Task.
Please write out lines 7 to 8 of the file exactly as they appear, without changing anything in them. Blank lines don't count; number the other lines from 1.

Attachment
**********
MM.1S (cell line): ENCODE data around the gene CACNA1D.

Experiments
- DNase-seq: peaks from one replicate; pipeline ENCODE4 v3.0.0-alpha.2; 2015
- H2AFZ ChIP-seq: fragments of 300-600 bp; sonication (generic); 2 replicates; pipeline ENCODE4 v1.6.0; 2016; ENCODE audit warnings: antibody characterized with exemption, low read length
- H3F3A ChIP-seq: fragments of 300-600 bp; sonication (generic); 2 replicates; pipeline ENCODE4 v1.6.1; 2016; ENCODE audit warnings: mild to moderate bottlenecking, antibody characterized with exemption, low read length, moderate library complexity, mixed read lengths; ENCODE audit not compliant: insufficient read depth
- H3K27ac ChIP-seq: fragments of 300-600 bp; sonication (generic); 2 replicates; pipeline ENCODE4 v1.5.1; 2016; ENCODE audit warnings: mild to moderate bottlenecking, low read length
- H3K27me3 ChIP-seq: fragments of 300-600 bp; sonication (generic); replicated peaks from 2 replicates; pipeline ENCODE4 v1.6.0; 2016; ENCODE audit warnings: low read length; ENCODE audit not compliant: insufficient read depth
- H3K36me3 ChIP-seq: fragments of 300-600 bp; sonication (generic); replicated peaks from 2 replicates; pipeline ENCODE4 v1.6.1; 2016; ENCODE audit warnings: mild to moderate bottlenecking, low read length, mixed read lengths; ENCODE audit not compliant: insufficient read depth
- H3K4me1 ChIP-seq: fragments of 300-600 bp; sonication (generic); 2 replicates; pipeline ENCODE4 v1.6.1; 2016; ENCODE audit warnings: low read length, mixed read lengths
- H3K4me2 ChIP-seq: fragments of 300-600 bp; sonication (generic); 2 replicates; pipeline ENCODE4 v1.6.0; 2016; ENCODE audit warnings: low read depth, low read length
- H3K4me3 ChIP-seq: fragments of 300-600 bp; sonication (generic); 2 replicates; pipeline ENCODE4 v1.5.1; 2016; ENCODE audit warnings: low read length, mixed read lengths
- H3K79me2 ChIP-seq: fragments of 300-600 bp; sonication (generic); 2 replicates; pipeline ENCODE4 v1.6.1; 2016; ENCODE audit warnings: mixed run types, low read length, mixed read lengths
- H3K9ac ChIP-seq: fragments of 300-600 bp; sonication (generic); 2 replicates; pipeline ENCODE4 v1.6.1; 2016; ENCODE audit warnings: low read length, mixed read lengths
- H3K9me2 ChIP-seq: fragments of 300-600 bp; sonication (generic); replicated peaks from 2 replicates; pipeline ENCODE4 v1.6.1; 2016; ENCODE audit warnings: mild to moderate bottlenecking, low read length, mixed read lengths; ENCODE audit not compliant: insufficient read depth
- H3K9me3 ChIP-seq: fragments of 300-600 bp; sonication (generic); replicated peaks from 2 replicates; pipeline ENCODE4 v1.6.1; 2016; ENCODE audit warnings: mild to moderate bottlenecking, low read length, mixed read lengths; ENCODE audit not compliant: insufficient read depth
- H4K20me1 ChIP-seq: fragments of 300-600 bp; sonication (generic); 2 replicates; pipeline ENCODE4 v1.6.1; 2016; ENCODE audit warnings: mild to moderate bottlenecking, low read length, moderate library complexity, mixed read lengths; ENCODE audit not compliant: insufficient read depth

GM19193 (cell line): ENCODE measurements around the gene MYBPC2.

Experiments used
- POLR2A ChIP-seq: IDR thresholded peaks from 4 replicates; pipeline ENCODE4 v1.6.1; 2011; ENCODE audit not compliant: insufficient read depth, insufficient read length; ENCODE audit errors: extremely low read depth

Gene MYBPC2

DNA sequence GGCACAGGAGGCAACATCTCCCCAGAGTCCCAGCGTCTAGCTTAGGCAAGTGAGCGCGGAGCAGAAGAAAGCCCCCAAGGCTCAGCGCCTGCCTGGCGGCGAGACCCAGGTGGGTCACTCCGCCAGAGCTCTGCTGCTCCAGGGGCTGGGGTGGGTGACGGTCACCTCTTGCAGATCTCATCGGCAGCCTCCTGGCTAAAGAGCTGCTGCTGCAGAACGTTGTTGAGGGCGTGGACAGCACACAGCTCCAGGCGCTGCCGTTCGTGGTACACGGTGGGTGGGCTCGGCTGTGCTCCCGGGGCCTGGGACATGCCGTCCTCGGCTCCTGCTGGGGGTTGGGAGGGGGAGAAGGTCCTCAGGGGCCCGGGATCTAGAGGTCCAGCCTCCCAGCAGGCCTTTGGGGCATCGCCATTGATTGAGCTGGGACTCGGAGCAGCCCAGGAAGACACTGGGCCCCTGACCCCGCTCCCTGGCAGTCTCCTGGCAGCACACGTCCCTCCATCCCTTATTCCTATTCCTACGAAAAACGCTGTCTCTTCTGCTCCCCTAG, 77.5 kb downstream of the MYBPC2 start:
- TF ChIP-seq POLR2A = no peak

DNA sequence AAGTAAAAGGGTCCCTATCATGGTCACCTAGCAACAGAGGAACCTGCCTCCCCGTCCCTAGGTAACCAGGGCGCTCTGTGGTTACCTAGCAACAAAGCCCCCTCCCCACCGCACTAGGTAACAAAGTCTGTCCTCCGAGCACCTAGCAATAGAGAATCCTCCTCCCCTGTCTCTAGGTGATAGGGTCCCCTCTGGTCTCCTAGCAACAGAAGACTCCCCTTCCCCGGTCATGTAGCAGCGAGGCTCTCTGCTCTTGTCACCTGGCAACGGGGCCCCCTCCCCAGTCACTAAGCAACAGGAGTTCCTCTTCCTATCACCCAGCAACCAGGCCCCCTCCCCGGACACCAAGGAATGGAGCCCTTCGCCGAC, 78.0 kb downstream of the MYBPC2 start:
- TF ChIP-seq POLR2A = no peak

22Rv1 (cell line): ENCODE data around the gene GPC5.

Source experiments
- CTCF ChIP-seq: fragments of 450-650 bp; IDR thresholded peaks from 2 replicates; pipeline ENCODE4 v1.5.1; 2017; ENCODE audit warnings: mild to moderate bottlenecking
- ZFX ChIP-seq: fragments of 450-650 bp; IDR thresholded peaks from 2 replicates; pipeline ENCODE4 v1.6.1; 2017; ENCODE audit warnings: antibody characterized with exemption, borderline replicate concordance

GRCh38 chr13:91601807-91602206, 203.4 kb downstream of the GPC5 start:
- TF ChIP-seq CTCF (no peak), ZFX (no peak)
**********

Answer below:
- H3K27me3 ChIP-seq: fragments of 300-600 bp; sonication (generic); replicated peaks from 2 replicates; pipeline ENCODE4 v1.6.0; 2016; ENCODE audit warnings: low read length; ENCODE audit not compliant: insufficient read depth
- H3K36me3 ChIP-seq: fragments of 300-600 bp; sonication (generic); replicated peaks from 2 replicates; pipeline ENCODE4 v1.6.1; 2016; ENCODE audit warnings: mild to moderate bottlenecking, low read length, mixed read lengths; ENCODE audit not compliant: insufficient read depth